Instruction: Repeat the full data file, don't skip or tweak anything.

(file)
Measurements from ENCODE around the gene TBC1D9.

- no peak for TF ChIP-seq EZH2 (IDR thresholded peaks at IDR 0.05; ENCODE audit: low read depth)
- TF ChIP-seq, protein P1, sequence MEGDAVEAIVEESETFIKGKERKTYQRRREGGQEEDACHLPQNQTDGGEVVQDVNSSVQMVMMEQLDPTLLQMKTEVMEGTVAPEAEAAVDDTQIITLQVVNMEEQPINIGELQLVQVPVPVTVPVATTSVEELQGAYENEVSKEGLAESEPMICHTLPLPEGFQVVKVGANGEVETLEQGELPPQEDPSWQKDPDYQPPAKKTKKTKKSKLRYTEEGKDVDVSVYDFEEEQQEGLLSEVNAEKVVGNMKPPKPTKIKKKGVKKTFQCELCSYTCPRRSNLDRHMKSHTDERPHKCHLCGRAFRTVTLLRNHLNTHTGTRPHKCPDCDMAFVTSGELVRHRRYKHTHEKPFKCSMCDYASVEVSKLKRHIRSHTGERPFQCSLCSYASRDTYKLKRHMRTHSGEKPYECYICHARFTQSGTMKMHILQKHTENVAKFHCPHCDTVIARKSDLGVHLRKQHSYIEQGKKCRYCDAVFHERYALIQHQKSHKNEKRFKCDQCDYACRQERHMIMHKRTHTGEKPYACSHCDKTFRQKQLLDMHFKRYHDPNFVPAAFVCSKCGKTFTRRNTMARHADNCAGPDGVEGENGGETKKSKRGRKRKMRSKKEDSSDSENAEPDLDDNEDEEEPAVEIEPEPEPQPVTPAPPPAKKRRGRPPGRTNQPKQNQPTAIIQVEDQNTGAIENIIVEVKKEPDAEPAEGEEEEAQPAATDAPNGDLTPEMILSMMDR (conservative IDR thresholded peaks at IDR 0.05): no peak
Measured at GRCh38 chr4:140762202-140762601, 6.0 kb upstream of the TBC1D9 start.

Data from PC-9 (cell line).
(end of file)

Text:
Measurements from ENCODE around the gene TBC1D9.

- no peak for TF ChIP-seq EZH2 (IDR thresholded peaks at IDR 0.05; ENCODE audit: low read depth)
- TF ChIP-seq, protein P1, sequence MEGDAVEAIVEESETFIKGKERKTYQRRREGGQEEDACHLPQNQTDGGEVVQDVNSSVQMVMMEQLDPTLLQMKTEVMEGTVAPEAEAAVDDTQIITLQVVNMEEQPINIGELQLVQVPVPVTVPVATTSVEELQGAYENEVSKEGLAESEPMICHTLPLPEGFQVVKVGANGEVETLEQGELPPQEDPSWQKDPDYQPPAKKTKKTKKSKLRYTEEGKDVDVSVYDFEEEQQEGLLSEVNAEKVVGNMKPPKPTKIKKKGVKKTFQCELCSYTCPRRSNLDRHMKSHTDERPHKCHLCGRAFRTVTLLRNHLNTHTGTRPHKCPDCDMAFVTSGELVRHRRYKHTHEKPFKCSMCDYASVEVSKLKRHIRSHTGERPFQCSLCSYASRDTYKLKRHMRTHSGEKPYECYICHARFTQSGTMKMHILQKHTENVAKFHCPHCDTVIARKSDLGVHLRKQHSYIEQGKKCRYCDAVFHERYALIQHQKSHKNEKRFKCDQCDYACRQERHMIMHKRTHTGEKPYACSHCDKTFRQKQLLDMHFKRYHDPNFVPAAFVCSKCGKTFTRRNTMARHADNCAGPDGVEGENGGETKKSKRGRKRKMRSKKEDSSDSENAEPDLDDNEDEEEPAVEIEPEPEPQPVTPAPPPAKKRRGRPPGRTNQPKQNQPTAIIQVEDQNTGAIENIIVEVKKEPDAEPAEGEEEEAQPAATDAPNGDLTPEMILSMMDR (conservative IDR thresholded peaks at IDR 0.05): no peak
Measured at GRCh38 chr4:140762202-140762601, 6.0 kb upstream of the TBC1D9 start.

Data from PC-9 (cell line).